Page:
I looked through the list:

I looked through the list of my posts today. I was looking for a story that I was sure that I had posted and could not find it. If it is there it exists under a title that I do not recognise. What I did find was a swarm of posts with the legend Draft appended to them…. pieces that I had started off to write and which were never completed or posted. Some were completed and then pushed aside for future consideration. These were full of the vitriol I oft-times feel for my fellow humans and yet realised that if I published them would be at worst ignored at best dismissed by some readers with little thought as to the ideas or feelings behind them:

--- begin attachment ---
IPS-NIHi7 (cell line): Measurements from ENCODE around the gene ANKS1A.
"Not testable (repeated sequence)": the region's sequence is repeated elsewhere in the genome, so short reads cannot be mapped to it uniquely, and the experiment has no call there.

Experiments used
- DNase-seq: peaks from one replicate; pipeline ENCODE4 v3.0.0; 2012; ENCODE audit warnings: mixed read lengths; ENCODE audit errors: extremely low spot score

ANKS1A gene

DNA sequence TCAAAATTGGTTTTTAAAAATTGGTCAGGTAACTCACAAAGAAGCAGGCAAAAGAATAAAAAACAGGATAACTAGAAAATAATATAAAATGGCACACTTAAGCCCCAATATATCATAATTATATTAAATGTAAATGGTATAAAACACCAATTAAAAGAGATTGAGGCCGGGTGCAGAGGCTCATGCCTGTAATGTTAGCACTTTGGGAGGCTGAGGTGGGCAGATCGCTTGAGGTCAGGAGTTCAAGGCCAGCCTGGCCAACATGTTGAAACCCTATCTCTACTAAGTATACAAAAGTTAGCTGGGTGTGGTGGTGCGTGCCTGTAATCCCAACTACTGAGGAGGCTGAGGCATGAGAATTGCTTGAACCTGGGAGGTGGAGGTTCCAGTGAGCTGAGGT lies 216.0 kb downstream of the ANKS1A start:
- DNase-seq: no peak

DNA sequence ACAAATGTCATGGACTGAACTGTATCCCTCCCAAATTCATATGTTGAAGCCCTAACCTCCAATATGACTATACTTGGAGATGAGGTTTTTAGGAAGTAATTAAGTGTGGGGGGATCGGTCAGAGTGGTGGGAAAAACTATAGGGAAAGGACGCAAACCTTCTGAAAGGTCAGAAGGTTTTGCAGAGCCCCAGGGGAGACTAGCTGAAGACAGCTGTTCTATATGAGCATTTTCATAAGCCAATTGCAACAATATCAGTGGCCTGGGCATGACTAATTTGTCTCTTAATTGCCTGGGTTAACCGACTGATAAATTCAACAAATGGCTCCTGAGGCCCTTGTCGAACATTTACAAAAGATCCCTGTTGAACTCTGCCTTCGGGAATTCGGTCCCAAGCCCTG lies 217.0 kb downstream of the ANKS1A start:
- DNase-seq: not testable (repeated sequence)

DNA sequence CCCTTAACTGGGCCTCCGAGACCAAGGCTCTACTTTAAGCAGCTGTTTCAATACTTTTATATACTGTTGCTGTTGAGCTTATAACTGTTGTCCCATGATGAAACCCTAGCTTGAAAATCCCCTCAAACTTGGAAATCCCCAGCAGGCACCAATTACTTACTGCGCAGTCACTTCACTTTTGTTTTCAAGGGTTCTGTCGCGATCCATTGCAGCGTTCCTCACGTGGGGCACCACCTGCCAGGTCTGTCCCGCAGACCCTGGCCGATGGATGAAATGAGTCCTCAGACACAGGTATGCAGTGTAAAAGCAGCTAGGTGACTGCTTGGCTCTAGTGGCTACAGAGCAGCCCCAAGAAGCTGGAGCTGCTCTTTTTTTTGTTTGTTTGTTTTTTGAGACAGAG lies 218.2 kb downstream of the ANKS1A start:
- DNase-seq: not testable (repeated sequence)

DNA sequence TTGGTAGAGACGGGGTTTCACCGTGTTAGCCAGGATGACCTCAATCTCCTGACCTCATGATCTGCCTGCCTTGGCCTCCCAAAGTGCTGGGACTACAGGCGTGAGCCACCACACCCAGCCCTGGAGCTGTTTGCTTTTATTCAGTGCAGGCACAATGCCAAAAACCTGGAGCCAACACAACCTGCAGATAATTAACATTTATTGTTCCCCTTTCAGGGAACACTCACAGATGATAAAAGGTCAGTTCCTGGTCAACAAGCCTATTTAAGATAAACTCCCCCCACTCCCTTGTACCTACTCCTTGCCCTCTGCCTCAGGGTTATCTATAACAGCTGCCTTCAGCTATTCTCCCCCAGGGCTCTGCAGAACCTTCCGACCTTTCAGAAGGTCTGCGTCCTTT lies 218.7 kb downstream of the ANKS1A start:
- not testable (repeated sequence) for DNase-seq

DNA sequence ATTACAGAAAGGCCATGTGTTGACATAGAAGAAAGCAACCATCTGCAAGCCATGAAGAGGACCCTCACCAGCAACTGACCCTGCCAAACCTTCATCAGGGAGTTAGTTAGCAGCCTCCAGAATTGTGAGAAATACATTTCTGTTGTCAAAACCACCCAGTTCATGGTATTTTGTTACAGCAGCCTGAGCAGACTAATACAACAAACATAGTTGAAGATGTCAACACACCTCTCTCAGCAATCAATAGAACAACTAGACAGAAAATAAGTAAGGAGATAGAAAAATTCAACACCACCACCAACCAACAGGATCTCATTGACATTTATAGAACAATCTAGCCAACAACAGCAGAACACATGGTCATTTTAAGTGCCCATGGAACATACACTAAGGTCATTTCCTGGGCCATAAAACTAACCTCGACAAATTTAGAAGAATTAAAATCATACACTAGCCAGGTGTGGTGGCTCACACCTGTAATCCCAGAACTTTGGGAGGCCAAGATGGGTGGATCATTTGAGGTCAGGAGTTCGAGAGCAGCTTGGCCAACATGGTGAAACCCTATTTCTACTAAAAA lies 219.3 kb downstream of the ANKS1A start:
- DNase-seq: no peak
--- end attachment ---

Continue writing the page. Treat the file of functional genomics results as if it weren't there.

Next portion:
As she entered the small town square it seemed that the populace looked up in unison, on some unseen unheard signal. On seeing the old woman the market traders started to pack up their stalls, parents ushered their children and even their dogs into their houses and shuttered the windows and doors. Even those masters of independence, the cats, were scooped up and taken indoors. The town square was, as if by some invisible broom, swept clean, was empty of towns people

She sighed and started on the inevitably fruitless search for a morsel to eat. Next came the equally fruitless knocking on doors and pleading for a bite to eat.


Behind a door a baby’s cry was stifled by  a parental hand.

As she approached the well for a drink she saw that it too was inaccessible to her by dint of a huge timber cover locked and chained in place. With a sigh the old woman settled at the foot of the large tree that offered shade at the far end of the square.